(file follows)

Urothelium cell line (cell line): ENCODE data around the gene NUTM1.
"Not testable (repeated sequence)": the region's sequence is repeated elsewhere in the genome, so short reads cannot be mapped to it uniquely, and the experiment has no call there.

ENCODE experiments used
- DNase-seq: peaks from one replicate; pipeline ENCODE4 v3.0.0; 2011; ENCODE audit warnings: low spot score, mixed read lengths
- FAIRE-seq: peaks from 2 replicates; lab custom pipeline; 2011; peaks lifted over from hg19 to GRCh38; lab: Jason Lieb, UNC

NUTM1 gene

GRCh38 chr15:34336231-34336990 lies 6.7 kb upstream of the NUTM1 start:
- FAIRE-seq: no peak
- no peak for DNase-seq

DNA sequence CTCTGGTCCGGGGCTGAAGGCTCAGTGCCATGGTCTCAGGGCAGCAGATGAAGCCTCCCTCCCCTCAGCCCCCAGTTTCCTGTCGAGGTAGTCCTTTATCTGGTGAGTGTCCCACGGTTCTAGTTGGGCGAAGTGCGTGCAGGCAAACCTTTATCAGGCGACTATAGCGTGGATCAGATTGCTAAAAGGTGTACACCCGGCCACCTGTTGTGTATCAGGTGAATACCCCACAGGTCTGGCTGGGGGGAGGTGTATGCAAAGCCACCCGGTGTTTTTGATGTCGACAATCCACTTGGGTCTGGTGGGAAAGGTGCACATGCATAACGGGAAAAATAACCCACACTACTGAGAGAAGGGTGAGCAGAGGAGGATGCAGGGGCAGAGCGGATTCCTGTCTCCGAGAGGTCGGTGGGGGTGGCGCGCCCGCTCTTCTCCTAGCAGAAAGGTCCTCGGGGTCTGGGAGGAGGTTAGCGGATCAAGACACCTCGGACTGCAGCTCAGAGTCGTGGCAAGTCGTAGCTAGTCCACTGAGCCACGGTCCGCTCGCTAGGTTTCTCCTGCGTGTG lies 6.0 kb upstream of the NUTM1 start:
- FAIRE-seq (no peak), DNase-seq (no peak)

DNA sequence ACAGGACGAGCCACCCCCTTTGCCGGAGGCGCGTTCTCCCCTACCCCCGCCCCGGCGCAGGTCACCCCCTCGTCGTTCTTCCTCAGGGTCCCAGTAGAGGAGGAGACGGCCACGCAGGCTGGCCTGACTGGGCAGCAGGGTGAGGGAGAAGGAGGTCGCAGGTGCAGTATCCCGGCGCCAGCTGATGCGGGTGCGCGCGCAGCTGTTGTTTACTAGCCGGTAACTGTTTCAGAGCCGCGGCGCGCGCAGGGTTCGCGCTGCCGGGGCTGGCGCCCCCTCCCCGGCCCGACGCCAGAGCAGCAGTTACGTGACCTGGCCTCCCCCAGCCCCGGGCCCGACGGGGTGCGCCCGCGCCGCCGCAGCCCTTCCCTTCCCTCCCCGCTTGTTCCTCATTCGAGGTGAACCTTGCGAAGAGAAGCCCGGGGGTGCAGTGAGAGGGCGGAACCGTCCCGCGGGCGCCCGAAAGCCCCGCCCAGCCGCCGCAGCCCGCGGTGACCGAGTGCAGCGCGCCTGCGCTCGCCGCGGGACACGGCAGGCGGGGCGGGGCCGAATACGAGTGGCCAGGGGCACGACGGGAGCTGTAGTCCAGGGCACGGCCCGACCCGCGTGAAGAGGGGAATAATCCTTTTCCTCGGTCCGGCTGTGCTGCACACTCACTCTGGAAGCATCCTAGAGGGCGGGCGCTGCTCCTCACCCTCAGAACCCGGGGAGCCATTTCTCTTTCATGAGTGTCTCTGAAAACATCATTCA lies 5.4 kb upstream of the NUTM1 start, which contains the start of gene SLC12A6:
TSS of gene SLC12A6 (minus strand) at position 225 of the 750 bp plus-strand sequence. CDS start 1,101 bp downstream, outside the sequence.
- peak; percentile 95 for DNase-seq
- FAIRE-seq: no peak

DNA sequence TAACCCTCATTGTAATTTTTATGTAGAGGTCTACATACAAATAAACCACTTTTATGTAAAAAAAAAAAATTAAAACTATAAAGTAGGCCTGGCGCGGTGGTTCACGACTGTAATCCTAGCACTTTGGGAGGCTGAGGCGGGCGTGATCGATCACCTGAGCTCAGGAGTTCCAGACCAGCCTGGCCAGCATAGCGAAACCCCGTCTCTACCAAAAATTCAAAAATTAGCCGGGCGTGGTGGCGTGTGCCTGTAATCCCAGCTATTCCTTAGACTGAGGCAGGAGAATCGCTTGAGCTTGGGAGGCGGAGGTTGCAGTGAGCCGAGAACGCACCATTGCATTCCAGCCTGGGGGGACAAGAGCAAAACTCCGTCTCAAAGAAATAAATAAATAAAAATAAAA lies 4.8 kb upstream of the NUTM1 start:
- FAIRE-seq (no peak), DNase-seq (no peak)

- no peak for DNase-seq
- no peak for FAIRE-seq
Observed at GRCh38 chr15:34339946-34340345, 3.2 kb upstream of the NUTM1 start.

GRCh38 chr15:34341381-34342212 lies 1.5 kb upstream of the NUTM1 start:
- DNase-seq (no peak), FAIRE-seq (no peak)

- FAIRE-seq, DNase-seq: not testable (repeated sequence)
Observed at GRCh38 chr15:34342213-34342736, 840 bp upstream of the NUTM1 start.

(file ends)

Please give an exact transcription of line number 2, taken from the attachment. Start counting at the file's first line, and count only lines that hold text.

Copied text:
"Not testable (repeated sequence)": the region's sequence is repeated elsewhere in the genome, so short reads cannot be mapped to it uniquely, and the experiment has no call there.